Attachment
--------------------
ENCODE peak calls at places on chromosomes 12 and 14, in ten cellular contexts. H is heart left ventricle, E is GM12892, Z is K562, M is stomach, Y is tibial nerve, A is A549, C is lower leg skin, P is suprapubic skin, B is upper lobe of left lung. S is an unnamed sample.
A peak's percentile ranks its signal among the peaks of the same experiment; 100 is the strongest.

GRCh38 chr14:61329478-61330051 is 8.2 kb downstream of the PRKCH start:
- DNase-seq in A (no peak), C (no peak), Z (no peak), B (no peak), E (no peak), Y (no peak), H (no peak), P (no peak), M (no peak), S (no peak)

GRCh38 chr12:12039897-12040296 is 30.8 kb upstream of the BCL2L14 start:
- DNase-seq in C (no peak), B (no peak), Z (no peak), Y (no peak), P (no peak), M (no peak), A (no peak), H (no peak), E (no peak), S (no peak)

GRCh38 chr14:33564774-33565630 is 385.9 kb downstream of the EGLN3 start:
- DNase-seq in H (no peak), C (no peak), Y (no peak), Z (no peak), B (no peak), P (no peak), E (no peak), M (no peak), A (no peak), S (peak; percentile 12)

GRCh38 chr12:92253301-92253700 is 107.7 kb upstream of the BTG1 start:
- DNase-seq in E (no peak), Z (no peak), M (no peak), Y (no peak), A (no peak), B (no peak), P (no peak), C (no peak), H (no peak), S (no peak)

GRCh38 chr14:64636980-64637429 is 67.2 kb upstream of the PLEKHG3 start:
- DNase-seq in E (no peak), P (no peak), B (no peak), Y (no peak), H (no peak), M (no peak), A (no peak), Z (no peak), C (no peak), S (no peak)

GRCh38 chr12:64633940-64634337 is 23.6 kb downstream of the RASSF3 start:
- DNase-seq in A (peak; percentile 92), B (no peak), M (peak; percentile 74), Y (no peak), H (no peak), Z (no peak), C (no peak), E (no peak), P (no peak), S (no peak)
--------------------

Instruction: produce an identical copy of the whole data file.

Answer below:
ENCODE peak calls at places on chromosomes 12 and 14, in ten cellular contexts. H is heart left ventricle, E is GM12892, Z is K562, M is stomach, Y is tibial nerve, A is A549, C is lower leg skin, P is suprapubic skin, B is upper lobe of left lung. S is an unnamed sample.
A peak's percentile ranks its signal among the peaks of the same experiment; 100 is the strongest.

GRCh38 chr14:61329478-61330051 is 8.2 kb downstream of the PRKCH start:
- DNase-seq in A (no peak), C (no peak), Z (no peak), B (no peak), E (no peak), Y (no peak), H (no peak), P (no peak), M (no peak), S (no peak)

GRCh38 chr12:12039897-12040296 is 30.8 kb upstream of the BCL2L14 start:
- DNase-seq in C (no peak), B (no peak), Z (no peak), Y (no peak), P (no peak), M (no peak), A (no peak), H (no peak), E (no peak), S (no peak)

GRCh38 chr14:33564774-33565630 is 385.9 kb downstream of the EGLN3 start:
- DNase-seq in H (no peak), C (no peak), Y (no peak), Z (no peak), B (no peak), P (no peak), E (no peak), M (no peak), A (no peak), S (peak; percentile 12)

GRCh38 chr12:92253301-92253700 is 107.7 kb upstream of the BTG1 start:
- DNase-seq in E (no peak), Z (no peak), M (no peak), Y (no peak), A (no peak), B (no peak), P (no peak), C (no peak), H (no peak), S (no peak)

GRCh38 chr14:64636980-64637429 is 67.2 kb upstream of the PLEKHG3 start:
- DNase-seq in E (no peak), P (no peak), B (no peak), Y (no peak), H (no peak), M (no peak), A (no peak), Z (no peak), C (no peak), S (no peak)

GRCh38 chr12:64633940-64634337 is 23.6 kb downstream of the RASSF3 start:
- DNase-seq in A (peak; percentile 92), B (no peak), M (peak; percentile 74), Y (no peak), H (no peak), Z (no peak), C (no peak), E (no peak), P (no peak), S (no peak)